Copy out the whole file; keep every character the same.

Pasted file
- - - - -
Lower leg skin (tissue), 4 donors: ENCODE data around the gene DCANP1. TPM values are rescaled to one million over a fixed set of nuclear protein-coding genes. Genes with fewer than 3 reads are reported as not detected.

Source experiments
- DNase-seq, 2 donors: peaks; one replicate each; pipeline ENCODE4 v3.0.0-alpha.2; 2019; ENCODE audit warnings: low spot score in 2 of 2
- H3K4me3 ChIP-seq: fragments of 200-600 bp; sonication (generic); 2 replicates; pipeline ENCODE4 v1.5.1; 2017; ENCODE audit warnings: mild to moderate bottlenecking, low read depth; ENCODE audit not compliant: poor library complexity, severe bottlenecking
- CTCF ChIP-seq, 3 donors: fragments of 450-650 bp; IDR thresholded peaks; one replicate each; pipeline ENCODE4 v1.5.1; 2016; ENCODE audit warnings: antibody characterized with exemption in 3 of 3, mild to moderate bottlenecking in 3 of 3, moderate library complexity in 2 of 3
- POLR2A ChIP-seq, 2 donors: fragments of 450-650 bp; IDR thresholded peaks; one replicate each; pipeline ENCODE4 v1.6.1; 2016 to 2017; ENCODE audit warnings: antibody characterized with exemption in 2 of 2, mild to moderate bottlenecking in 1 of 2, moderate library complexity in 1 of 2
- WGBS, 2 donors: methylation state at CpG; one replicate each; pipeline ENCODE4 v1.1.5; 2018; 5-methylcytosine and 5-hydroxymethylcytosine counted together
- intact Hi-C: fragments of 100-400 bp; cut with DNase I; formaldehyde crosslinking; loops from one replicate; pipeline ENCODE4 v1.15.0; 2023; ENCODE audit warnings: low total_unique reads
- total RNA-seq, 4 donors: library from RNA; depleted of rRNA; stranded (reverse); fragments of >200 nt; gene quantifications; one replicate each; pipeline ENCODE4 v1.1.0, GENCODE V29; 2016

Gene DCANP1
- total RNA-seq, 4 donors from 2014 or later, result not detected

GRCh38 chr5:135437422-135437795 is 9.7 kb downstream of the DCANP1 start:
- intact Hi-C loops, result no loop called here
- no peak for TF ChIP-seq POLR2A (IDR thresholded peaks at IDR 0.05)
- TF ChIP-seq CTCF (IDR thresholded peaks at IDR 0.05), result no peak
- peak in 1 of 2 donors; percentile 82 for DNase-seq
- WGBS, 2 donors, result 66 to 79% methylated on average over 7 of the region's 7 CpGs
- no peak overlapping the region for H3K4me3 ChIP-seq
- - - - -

Lower leg skin (tissue), 4 donors: ENCODE data around the gene DCANP1. TPM values are rescaled to one million over a fixed set of nuclear protein-coding genes. Genes with fewer than 3 reads are reported as not detected.

Source experiments
- DNase-seq, 2 donors: peaks; one replicate each; pipeline ENCODE4 v3.0.0-alpha.2; 2019; ENCODE audit warnings: low spot score in 2 of 2
- H3K4me3 ChIP-seq: fragments of 200-600 bp; sonication (generic); 2 replicates; pipeline ENCODE4 v1.5.1; 2017; ENCODE audit warnings: mild to moderate bottlenecking, low read depth; ENCODE audit not compliant: poor library complexity, severe bottlenecking
- CTCF ChIP-seq, 3 donors: fragments of 450-650 bp; IDR thresholded peaks; one replicate each; pipeline ENCODE4 v1.5.1; 2016; ENCODE audit warnings: antibody characterized with exemption in 3 of 3, mild to moderate bottlenecking in 3 of 3, moderate library complexity in 2 of 3
- POLR2A ChIP-seq, 2 donors: fragments of 450-650 bp; IDR thresholded peaks; one replicate each; pipeline ENCODE4 v1.6.1; 2016 to 2017; ENCODE audit warnings: antibody characterized with exemption in 2 of 2, mild to moderate bottlenecking in 1 of 2, moderate library complexity in 1 of 2
- WGBS, 2 donors: methylation state at CpG; one replicate each; pipeline ENCODE4 v1.1.5; 2018; 5-methylcytosine and 5-hydroxymethylcytosine counted together
- intact Hi-C: fragments of 100-400 bp; cut with DNase I; formaldehyde crosslinking; loops from one replicate; pipeline ENCODE4 v1.15.0; 2023; ENCODE audit warnings: low total_unique reads
- total RNA-seq, 4 donors: library from RNA; depleted of rRNA; stranded (reverse); fragments of >200 nt; gene quantifications; one replicate each; pipeline ENCODE4 v1.1.0, GENCODE V29; 2016

Gene DCANP1
- total RNA-seq, 4 donors from 2014 or later, result not detected

GRCh38 chr5:135437422-135437795 is 9.7 kb downstream of the DCANP1 start:
- intact Hi-C loops, result no loop called here
- no peak for TF ChIP-seq POLR2A (IDR thresholded peaks at IDR 0.05)
- TF ChIP-seq CTCF (IDR thresholded peaks at IDR 0.05), result no peak
- peak in 1 of 2 donors; percentile 82 for DNase-seq
- WGBS, 2 donors, result 66 to 79% methylated on average over 7 of the region's 7 CpGs
- no peak overlapping the region for H3K4me3 ChIP-seq